The International Federation of Journalists (IFJ) is outraged at reports that three Thai radio stations were shut down soon after airing an interview with former prime minister Thaksin Shinawatra.
IFJ president Christopher Warren said the closures of Confidante, Taxi Driver Community Radio and Saturday Voice Against Dictatorship appeared to be blatant intimidation against media outlets who challenge the government.
“The current military-appointed government’s record of respecting press freedom grows weaker and weaker every day, which also seriously undermines its promises of an eventual democracy with free elections,” Warren said.
According to local reports, Thaksin gave his first interview since the September 2006 coup to Confidante from London, and it was also broadcast on Taxi Driver Community Radio and Saturday Voice Against Dictatorship.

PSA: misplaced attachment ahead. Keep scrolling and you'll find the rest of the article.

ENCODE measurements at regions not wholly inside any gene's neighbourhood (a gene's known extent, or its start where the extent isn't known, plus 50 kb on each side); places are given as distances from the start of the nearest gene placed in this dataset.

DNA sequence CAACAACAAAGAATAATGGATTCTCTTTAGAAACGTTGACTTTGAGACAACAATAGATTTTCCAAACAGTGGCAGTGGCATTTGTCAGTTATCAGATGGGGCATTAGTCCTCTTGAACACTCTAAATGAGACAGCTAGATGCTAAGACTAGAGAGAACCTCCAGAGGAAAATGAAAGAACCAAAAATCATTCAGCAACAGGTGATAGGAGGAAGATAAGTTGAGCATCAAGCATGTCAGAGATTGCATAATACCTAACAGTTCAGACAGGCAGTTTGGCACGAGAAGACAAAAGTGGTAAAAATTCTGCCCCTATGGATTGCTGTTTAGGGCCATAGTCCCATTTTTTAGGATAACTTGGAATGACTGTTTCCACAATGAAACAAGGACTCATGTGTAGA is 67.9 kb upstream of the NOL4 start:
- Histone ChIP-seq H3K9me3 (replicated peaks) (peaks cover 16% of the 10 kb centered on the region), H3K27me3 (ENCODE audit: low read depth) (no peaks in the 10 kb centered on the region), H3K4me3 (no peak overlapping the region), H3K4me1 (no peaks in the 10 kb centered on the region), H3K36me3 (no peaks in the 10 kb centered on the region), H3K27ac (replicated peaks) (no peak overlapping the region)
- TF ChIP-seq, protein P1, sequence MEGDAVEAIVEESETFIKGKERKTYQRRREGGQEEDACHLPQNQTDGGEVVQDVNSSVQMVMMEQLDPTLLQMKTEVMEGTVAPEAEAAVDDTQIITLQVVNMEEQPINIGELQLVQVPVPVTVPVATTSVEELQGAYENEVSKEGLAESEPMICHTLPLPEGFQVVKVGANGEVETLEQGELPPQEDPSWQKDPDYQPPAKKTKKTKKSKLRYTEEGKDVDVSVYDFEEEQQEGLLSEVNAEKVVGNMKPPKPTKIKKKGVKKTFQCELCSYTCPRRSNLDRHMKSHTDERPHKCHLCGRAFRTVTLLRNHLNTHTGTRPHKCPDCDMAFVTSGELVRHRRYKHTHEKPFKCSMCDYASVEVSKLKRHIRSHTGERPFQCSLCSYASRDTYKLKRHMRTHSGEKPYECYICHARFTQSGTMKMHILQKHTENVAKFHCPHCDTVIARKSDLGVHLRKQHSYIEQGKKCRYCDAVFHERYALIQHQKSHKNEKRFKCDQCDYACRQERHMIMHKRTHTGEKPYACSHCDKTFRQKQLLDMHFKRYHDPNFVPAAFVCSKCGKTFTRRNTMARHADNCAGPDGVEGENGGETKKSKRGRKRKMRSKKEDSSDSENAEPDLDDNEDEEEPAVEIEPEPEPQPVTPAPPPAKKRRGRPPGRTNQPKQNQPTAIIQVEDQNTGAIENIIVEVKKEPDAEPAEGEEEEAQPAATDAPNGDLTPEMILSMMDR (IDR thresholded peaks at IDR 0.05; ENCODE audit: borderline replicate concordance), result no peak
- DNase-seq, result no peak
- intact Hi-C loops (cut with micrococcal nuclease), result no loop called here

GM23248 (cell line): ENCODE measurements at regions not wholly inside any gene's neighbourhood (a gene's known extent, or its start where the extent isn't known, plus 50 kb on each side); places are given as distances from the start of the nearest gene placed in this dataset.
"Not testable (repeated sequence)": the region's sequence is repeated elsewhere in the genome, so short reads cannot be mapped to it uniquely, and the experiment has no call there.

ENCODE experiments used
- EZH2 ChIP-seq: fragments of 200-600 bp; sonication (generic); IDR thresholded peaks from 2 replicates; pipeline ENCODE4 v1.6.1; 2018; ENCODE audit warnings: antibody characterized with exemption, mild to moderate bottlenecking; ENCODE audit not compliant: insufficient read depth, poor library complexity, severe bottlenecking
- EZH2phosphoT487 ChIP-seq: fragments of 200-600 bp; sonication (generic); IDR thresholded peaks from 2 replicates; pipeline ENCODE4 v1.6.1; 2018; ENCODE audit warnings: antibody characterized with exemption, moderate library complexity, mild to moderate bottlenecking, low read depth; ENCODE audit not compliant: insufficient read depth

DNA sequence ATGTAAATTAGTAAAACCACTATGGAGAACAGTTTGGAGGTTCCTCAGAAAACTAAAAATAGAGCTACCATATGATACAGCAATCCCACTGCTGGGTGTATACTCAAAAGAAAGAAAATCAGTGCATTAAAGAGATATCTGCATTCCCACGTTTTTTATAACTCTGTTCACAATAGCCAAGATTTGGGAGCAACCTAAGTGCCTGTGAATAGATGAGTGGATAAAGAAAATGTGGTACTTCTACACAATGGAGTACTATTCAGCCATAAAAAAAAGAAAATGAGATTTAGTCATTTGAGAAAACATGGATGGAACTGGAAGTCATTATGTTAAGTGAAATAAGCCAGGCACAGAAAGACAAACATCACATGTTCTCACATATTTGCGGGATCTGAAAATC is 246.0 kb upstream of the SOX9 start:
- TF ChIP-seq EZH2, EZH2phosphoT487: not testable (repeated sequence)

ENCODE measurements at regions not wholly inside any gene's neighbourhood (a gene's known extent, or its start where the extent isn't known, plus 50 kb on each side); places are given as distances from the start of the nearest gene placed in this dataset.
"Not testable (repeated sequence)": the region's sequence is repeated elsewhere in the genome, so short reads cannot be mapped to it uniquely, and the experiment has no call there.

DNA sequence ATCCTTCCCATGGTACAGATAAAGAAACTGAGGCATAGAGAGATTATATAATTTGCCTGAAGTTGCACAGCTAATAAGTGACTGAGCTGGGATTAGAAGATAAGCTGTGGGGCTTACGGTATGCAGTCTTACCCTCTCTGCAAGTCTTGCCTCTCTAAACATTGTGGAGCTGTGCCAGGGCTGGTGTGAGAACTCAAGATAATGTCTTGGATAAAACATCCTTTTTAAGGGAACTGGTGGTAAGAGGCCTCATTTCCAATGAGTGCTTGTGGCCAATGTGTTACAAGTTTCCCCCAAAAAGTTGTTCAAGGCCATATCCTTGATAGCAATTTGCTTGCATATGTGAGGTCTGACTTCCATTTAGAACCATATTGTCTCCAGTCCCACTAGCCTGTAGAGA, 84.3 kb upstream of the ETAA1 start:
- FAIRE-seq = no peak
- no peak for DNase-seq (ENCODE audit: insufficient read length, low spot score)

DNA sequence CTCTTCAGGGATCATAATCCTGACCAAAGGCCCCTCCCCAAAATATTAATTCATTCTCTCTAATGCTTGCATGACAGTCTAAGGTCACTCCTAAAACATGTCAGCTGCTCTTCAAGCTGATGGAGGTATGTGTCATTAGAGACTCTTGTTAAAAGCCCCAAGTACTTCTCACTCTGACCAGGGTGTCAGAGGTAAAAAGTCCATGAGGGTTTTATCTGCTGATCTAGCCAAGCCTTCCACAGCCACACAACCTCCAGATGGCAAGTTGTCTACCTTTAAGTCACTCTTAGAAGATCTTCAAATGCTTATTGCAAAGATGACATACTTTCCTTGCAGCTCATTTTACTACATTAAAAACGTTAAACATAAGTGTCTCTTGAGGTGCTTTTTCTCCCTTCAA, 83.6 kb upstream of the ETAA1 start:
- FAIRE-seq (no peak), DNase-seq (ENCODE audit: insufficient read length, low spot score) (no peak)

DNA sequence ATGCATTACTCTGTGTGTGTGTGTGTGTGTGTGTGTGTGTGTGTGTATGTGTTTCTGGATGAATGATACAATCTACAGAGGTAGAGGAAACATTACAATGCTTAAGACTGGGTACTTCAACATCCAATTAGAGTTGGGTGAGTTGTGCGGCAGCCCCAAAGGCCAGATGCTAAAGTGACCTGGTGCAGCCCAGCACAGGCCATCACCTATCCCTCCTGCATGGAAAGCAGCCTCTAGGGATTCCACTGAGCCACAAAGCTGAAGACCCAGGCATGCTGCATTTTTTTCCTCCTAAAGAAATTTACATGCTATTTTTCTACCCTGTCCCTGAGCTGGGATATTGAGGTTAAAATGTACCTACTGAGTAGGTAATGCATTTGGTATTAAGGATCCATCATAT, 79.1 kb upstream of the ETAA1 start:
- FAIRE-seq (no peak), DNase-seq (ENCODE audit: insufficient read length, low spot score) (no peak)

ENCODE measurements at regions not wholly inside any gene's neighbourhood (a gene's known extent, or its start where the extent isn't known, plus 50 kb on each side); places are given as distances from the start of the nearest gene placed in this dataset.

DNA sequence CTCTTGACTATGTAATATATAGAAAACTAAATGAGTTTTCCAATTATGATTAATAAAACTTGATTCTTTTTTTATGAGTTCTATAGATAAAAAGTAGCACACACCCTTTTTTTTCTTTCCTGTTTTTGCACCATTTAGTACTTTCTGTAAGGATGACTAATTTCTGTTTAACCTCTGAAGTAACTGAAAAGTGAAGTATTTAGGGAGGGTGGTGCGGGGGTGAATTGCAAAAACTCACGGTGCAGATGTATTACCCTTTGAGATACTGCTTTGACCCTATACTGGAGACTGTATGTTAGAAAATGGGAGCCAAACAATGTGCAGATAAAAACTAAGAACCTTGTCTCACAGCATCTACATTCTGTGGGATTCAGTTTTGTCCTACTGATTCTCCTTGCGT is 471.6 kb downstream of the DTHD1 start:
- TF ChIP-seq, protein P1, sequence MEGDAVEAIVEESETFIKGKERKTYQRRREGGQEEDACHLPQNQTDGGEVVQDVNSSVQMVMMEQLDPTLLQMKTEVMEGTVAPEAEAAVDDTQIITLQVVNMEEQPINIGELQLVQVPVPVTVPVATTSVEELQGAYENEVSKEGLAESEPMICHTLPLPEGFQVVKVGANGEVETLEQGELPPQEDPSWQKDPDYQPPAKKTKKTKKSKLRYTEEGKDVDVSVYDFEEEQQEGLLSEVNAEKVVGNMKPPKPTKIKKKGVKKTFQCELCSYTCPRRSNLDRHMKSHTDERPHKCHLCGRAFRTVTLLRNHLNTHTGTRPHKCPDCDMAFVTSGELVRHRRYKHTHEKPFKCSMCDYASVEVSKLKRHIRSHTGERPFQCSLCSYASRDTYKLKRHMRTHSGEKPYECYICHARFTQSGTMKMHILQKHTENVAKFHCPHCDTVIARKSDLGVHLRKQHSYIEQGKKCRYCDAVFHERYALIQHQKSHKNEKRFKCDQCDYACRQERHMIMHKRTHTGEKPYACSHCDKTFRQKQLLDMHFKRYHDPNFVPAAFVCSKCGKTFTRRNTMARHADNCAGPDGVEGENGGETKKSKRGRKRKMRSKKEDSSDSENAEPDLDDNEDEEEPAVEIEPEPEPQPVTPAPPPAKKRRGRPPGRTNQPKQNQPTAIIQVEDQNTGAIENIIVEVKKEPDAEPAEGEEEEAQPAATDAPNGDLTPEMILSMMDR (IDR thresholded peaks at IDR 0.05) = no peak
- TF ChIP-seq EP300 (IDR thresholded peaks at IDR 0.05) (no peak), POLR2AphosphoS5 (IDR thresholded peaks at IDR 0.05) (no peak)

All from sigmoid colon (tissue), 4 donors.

Hours after the interview was aired, government officials showed up at the Confidante offices, confiscated the recording of the interview, and shut the station down.
“The people of Thailand need to have access to information on both sides of the political divide in order to be able to make an informed decision during the upcoming election,” Warren said.
Legal proceedings have since begun against Confidante and Taxi Driver Community Radio, and the server for Saturday Voice Against Dictatorship has been blocked. The station is only available via the internet.
This is at least the second time in six months that Saturday Voice has been blocked by the government, and 3000 other stations have reportedly been warned to heed the behaviour of these three broadcasters.
“These actions by the current Thai government show an utter disregard for press freedom, and if the country is to have a democratic future, they cannot continue on in this manner,” Warren said.
For further information contact IFJ Asia-Pacific +61 2 9333 0919
The IFJ represents over 500,000 journalists in more than 115 countries